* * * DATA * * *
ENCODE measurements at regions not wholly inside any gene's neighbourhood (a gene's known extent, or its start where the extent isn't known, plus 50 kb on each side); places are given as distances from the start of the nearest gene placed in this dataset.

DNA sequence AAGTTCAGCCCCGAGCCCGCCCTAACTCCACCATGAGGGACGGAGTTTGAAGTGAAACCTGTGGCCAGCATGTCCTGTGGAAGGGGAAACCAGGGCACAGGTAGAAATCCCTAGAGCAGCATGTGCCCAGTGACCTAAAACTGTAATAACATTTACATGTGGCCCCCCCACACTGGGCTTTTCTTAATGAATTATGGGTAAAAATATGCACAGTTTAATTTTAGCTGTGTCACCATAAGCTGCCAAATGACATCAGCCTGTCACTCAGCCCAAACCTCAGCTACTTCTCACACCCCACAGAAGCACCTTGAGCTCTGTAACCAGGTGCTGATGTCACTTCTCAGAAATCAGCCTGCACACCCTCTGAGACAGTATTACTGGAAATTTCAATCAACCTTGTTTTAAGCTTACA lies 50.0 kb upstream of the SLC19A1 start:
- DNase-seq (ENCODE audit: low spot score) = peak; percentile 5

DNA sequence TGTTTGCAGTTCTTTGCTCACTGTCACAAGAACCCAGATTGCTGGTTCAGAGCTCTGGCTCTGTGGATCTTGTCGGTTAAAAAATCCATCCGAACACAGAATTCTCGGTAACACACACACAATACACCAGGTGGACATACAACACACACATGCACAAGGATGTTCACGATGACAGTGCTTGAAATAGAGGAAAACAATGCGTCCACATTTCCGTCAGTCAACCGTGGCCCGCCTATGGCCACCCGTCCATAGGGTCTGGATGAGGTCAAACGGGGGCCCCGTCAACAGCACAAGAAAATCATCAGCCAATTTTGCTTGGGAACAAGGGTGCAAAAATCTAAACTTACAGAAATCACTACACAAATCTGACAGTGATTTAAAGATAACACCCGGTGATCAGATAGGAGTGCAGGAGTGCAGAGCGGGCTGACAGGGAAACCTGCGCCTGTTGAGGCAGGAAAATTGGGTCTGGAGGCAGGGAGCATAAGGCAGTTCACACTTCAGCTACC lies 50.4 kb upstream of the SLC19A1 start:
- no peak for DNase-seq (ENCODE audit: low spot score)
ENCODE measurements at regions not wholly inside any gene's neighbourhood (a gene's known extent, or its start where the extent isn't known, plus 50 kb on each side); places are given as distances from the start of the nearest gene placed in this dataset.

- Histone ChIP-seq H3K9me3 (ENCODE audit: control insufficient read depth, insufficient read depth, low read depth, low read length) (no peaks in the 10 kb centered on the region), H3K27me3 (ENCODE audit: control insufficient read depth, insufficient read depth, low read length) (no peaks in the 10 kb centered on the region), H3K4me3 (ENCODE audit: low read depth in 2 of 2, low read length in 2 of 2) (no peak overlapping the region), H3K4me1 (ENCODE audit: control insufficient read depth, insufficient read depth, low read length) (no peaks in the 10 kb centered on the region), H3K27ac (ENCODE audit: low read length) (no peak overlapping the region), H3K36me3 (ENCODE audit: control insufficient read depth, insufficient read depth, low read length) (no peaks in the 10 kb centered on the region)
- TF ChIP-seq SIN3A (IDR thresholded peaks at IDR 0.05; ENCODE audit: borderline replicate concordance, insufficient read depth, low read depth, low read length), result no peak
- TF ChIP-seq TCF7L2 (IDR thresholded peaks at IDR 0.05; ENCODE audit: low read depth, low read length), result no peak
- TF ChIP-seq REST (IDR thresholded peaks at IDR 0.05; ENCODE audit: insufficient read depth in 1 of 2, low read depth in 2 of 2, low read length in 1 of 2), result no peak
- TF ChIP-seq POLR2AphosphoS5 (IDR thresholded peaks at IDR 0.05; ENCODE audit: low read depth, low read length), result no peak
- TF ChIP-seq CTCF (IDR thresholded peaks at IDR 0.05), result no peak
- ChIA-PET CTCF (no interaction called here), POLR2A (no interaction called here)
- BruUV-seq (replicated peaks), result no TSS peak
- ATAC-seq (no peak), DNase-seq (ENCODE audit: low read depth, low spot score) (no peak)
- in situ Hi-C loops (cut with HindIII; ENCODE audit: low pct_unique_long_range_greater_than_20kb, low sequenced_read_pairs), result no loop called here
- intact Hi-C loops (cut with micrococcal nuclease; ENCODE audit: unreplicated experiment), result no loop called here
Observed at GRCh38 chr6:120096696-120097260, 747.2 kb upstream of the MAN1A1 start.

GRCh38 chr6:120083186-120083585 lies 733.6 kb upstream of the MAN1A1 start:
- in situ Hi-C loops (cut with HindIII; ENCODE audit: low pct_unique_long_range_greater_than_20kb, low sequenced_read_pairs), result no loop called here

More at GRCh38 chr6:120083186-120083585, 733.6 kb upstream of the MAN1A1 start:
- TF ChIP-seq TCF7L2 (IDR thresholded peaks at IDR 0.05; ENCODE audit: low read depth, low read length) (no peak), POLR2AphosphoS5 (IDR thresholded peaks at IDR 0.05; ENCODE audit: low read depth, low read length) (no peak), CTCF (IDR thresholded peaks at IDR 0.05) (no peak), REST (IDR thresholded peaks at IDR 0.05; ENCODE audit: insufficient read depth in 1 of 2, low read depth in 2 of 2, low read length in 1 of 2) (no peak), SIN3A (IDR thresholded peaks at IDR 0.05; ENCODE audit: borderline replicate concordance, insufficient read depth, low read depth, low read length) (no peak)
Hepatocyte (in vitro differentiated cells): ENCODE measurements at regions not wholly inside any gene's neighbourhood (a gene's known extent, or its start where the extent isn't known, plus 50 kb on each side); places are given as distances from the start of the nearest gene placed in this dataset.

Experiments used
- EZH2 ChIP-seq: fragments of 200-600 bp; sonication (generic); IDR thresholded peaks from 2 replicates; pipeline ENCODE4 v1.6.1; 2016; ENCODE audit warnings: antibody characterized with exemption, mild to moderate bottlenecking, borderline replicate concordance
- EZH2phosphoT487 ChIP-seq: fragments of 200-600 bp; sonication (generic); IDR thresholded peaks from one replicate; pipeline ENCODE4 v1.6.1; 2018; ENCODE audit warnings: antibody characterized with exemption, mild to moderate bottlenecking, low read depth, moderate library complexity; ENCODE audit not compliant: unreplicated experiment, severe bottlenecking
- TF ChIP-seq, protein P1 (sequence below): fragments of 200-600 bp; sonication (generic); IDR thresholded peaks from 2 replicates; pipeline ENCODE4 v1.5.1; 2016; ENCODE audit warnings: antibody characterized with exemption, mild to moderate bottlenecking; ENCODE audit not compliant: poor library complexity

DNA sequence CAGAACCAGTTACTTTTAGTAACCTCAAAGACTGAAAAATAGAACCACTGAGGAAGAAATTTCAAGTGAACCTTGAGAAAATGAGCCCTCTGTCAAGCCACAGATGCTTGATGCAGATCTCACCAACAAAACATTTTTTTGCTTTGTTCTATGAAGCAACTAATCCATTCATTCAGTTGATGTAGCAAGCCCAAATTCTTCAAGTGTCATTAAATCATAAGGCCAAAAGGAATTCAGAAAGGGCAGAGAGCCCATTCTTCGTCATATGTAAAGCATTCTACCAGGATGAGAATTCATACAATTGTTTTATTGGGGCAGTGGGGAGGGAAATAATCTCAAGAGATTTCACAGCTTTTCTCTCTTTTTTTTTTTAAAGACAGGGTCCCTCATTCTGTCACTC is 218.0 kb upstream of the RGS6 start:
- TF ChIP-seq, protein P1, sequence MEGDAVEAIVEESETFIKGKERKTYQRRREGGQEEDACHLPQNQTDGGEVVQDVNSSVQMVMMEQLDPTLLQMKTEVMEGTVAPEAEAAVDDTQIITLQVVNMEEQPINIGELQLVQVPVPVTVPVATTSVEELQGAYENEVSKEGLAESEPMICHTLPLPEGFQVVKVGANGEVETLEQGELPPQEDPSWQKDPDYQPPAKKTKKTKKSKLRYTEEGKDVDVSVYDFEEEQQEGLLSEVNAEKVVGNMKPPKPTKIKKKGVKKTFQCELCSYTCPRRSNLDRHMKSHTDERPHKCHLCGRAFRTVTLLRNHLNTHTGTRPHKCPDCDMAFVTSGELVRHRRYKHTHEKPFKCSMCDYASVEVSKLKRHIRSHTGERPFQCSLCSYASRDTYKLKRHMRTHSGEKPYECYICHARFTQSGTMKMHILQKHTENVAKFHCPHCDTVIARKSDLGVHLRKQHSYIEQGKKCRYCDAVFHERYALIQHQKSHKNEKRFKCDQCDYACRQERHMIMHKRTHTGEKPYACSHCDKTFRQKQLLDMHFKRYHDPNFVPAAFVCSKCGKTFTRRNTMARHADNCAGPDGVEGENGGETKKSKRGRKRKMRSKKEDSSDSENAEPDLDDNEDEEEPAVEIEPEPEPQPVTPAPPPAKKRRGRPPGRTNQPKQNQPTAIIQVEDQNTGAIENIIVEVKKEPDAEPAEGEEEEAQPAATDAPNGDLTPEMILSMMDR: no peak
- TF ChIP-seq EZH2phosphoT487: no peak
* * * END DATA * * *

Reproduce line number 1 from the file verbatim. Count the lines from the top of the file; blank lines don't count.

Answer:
ENCODE measurements at regions not wholly inside any gene's neighbourhood (a gene's known extent, or its start where the extent isn't known, plus 50 kb on each side); places are given as distances from the start of the nearest gene placed in this dataset.